Asthma Attack Triggers: Keep a Lid On It!
Triggers for wheezing (bronchoconstriction) include:
* Dust Mites
* Pet dander
* Tobacco Smoke
To prevent wheezing, you need to avoid these triggers.
If avoiding them isn’t possible, I can prescribe medicine suppresses the effect of triggers.
As you have learned, asthma symptoms occur when the breathing tubes or bronchi, clench down.
We call this bronchoconstriction.
Bronchoconstriction blocks the flow of air to your lungs, creating labored breathing, shortness of breath, and chest pain..
In most patients with asthma, this bronchoconstriction is ‘triggered’ by something outside of your body.
Quite often, this ‘something’ is a breathable, microscopic particle. When these particles land in your airways, they launch an allergic reaction in your airways.
These particles are called allergens.
There are a number of natural and man-made allergens that can trigger wheezing and asthma attacks.
Pollen from trees and plants that you inhale is one of the most common and difficult to avoid when you are outside.
The most problematic indoor allergen is dust mites. These microscopic white insects eat the dead skin cells we humans shed. These skin cells build up in carpet, upholstery, and bedding and sure enough, that’s where the mites will be.
Bronchoconstriction is triggered when microscopic parts of mite skeletons and mite fecal droppings are inhaled.
Cockroaches are another big problem for asthma patients.
Cockroach fecal droppings can be inhaled in the same way as dust mites, leading to bronchoconstriction.
Another indoor allergen is mold . A mold grows, microscopic spores are released and can be inhaled. In some patients with asthma, these spores can trigger wheezing.
Some of our favorite pet companions can trigger wheezing. The hair fiber of dogs and cats is composed of microscopic flakes called dander.
Dander is a powerful allergen in some people.
Fortunately for us and them, bathing dogs and cats weekly dramatically reduces how much dander they release.
It comes as no surprise that Tobacco smoke is a powerful trigger of bronchospasm.
With short-term inhalation, tobacco smoke irritates the lining of the bronchi causing bronchospasm.
With repeated inhalation, permanent damage occurs to the lungs, leading to emphysema and lung failure.
Other irritants that can trigger bronchospasm include: wood smoke from wood stoves, heaters and fireplaces, and,
strong chemical odors released from perfumes, solvents and paint.
My Strategy for Handling Triggers:
Every patient has a unique response to triggers.
Usually, the most powerful trigger can be identified by you through past experience .
The most important thing you can do to limit these trigger effects is to avoid the source of the trigger.
While this sounds simple, it can be difficult to achieve in daily life.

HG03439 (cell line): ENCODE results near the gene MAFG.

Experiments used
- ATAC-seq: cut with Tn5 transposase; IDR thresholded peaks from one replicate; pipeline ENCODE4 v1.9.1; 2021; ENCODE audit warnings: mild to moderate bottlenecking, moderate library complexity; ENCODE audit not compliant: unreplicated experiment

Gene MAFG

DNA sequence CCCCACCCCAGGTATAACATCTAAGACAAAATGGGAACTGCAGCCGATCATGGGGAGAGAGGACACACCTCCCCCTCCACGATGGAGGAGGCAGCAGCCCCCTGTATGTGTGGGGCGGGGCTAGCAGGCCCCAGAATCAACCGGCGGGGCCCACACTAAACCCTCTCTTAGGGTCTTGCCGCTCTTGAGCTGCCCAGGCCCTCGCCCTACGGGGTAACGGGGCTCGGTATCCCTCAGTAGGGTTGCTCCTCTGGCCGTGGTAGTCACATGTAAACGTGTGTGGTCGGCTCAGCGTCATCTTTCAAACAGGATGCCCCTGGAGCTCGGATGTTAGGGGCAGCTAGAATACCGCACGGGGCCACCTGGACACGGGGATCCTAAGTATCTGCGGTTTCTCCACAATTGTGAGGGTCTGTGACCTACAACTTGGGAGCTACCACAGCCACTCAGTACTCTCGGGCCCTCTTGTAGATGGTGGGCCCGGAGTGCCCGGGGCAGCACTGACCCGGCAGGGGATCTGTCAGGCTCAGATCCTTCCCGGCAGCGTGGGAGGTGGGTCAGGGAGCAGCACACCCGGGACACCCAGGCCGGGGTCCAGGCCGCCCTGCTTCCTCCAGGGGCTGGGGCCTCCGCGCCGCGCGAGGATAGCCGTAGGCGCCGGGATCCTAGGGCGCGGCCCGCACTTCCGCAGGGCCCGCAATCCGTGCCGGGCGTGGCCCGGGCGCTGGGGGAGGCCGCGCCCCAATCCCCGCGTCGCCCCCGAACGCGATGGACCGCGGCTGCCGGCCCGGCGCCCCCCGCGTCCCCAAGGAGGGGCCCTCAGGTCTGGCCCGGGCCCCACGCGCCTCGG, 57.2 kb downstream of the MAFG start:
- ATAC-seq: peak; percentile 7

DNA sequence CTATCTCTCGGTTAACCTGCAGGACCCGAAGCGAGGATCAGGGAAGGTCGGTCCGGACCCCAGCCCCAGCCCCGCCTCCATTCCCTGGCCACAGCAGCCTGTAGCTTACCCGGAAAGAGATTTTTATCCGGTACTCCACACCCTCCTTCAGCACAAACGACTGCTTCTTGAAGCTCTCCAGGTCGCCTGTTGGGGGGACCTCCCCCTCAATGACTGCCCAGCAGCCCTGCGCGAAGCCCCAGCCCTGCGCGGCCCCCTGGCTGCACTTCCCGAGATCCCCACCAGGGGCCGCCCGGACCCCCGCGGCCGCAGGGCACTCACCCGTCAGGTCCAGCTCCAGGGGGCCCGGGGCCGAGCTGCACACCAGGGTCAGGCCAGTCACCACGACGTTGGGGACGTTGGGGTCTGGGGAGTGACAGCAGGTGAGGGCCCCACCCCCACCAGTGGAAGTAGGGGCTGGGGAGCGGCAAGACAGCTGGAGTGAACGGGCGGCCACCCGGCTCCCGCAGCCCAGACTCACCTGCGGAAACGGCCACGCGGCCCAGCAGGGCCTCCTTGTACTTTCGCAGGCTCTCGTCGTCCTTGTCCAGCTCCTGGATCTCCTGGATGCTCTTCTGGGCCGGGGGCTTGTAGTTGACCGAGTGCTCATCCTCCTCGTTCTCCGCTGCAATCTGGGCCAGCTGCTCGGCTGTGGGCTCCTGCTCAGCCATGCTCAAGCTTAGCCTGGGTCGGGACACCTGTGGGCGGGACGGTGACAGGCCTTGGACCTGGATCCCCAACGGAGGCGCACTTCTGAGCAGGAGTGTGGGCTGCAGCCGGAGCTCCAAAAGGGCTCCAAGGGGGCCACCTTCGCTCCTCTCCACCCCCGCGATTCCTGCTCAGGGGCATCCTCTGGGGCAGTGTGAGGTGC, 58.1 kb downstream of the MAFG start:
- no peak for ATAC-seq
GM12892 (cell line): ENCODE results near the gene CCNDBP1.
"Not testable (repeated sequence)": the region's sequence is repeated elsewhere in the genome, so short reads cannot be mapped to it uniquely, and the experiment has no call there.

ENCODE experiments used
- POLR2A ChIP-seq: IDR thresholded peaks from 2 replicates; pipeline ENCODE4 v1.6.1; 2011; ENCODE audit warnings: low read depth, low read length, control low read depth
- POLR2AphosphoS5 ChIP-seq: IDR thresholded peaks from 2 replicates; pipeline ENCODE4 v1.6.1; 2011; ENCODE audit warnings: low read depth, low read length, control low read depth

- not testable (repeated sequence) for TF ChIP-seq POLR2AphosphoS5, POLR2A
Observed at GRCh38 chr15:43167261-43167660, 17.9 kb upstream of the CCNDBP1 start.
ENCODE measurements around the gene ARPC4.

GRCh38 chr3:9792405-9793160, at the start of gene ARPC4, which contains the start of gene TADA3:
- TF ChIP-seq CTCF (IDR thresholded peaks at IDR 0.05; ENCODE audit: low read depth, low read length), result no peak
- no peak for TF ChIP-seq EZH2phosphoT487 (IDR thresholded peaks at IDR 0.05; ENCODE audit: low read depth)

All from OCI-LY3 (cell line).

There are specific strategies that I will recommend for trigger avoidance.
But, when avoiding the trigger is not possible, I will prescribe medicine designed to help your airways resist bronchospasm from inhaled triggers.
As you can see, controlling triggers is a really important part of keeping your asthma controlled.
But there’s even more to learn, so let’s dig in!
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- Asthma Management Guidelines 2020 Focused Update: What’s In It For You?
- Asthma Rescue Inhalers Are Crucial in Asthma Control!
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- Children and Asthma: Different from Adult Asthma?
- Asthma and COVID19: Breathing Easy during a Pandemic
- Peak Expiratory Flow Rate: How We Measure and Why?
- Asthma Action Plan: Personalized Just For You!
- Asthma Control Test Score: How We Use It
- Asthma Facts
- Asthma Attack Triggers: Keep a Lid On It!
- Phone Doctor Visits: They Work For Asthma Control!
* Asthma is present in about 10% of children. * Asthma in children is diagnosed when your child has recurring episodes of wheezing that are relieved by rescue medicine such as albuterol * Asthma in children is treated with the same medicines and treatment...
* Asthma is a chronic disease that places you at higher risk of serious illness with COVID19 infection. * Keeping your asthma well controlled will give you the best protection against serious COVID19 illness. * Controlling your COVID19 exposure should be a...
* Peak Expiratory Flow is measured by you, several times a week using a small pocket-sized flowmeter * You record the number measured by this devise. * This number shows how well you are able to exhale and tells me if we have your lung inflammation under...
* Your Asthma Action Plan is your quick-reference guide telling you how to react to changes in your breathing. * Your plan uses your Peak Expiratory Flow readings and ACT scores to determine if your asthma is in control. * Your Asthma Action Plan clearly...
* The Asthma Control Test (ACT) is a survey that you fill out about your breathing symptoms. * Your score on this survey will classify your asthma into 3 levels: Well Controlled, Not Well Controlled, and Poorly Controlled * These classifications are used...
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